MSHA Rule Would Require Drug, Alcohol Testing
U.S. miners who perform safety-sensitive jobs and their supervisors will be randomly tested for alcohol, amphetamines, marijuana, and numerous other drugs, except when they are used in accordance with a valid prescription, if MSHA finalizes a rule it proposed today. Mine operators could test for additional drugs beyond the list contained in the rule, which includes barbiturates, benzodiazepines such as Valium and Xanax, cocaine, methadone, opiates, PCP, and synthetic and semi-synthetic opioids such as hydrocodone, hydromorphine, oxymorphone, and oxycodone. Testing would also be required for these substances prior to emloyment; after an accident if the miner may have contributed to the accident, based on reasonable suspicion that a miner has used a prohibited substance, and when miners who have violated the rule return to duty.
The rule says only Kentucky requires miners to be tested for alcohol. There is no much data on the size of the drug and alcohol problem in the U.S. mining sector, although federal and state authorities have held hearings, symposia, and training programs to obtain data. MSHA acknowledged the data gap in the rule but said evidence suggests some fatal incidents have occurred that involved miners who had used alcohol or drugs. The rule also would prohibit possession of alcohol or drugs on mine property and would require mine operators, within a year of the rule's effective date, to implement alcohol- and drug-free mine programs consisting of a written policy, employee education, supervisory training, and referrals to assistance for miners who violate the policy. The proposed rule defines safety-sensitive job duties as "activities where a lapse of critical concentration could result in an accident, serious injury, or death."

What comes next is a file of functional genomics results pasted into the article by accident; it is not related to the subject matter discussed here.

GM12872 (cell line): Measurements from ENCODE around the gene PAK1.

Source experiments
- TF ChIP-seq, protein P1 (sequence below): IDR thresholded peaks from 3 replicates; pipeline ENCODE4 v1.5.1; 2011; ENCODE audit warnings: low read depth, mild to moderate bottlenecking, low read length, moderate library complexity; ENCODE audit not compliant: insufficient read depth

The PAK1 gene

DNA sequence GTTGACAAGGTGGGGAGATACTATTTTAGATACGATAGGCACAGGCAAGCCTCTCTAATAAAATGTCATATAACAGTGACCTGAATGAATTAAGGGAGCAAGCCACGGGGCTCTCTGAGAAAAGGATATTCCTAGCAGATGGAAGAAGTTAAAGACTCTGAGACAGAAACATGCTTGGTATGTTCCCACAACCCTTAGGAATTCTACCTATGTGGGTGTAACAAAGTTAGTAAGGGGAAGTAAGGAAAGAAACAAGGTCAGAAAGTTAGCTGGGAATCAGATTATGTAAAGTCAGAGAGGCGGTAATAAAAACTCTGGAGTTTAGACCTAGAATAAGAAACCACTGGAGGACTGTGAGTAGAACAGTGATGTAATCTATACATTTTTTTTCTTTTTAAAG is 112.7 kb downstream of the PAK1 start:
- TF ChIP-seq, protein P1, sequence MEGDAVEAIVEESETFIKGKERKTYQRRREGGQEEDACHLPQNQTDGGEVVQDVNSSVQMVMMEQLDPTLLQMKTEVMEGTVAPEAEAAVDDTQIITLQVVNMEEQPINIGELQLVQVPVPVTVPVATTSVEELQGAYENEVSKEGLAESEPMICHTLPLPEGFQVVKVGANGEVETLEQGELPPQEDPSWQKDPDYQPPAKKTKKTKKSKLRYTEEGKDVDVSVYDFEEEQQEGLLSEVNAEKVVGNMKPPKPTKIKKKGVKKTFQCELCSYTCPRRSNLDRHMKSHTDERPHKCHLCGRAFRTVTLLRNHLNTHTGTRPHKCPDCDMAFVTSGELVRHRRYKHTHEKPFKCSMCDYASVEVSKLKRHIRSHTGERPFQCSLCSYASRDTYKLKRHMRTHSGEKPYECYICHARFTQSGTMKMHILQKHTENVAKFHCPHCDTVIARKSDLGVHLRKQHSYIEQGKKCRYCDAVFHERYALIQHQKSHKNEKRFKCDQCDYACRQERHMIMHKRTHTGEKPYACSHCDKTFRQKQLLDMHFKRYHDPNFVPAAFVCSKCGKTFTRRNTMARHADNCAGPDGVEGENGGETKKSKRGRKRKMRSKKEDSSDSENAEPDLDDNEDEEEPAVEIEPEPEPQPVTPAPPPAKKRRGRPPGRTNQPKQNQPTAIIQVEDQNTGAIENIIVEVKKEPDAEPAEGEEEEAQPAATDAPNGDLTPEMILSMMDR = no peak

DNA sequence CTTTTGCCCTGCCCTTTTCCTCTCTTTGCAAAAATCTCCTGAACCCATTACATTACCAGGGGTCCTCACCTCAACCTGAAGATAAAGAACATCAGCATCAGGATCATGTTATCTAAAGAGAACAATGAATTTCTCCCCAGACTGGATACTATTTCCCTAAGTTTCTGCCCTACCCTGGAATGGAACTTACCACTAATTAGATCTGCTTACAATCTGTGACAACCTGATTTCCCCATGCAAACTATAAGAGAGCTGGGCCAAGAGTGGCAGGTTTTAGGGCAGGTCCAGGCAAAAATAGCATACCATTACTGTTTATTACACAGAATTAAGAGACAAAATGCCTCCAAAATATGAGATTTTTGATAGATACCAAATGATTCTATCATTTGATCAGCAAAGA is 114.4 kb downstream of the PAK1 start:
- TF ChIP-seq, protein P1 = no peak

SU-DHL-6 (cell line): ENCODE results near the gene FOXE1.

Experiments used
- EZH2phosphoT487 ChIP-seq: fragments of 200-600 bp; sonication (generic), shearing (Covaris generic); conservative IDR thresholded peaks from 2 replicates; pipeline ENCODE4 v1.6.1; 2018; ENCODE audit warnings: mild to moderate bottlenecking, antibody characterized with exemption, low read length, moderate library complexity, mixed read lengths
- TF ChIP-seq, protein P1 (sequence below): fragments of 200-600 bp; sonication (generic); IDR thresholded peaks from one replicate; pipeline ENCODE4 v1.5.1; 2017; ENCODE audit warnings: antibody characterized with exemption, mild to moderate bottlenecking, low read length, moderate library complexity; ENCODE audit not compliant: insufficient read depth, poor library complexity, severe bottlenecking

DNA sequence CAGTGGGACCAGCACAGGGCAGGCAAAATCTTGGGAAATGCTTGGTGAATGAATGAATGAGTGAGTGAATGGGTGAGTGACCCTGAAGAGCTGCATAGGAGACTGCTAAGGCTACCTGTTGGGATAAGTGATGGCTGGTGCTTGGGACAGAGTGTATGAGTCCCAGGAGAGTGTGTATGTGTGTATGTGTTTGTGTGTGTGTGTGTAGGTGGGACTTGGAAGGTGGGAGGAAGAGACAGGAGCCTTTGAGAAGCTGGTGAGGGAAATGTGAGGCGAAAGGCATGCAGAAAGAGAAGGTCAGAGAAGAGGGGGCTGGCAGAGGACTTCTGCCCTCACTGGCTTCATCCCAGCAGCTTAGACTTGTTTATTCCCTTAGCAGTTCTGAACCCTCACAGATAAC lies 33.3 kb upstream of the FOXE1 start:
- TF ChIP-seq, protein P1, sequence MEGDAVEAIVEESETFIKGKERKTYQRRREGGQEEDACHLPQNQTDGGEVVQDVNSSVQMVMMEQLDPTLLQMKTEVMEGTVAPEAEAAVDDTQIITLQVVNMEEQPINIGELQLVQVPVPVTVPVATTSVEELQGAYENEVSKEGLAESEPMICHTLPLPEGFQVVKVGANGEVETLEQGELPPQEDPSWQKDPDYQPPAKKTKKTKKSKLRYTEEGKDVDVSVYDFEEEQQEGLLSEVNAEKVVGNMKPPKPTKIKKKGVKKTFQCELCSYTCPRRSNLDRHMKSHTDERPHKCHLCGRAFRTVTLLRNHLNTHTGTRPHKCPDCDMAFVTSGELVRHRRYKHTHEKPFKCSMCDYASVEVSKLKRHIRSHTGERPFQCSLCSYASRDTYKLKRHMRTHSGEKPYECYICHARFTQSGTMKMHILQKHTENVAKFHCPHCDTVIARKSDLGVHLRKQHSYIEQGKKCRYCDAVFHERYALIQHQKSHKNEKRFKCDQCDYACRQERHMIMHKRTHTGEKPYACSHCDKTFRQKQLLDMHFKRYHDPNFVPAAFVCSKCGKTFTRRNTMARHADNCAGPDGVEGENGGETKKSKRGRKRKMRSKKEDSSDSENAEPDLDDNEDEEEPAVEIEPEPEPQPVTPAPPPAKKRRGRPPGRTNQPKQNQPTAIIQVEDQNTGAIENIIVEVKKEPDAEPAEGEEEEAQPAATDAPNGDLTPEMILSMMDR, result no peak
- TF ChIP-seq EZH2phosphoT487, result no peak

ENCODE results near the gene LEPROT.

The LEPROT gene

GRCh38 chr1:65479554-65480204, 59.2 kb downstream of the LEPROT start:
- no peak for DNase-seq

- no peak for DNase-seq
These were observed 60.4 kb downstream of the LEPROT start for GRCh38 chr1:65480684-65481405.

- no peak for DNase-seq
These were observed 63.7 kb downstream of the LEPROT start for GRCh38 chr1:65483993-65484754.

Comments are due by Oct. 8. The rule requires mine operators to provide one opportunity for violators to get help and retain their job, but it leaves it to the operator to determine the disciplinary consequences for subsequent violations. MSHA estimates it would cost mine operators about $16 million to comply with the rule in year one and about $13 million to comply each year thereafter.
Current accident investigations do not routinely include an inquiry into the use of alcohol or drugs, according to the rule, which adds, "and this is a failure that the proposed rule intends to address." Visit http://edocket.access.gpo.gov/2008/E8-20561.htm to read the full text of the rule.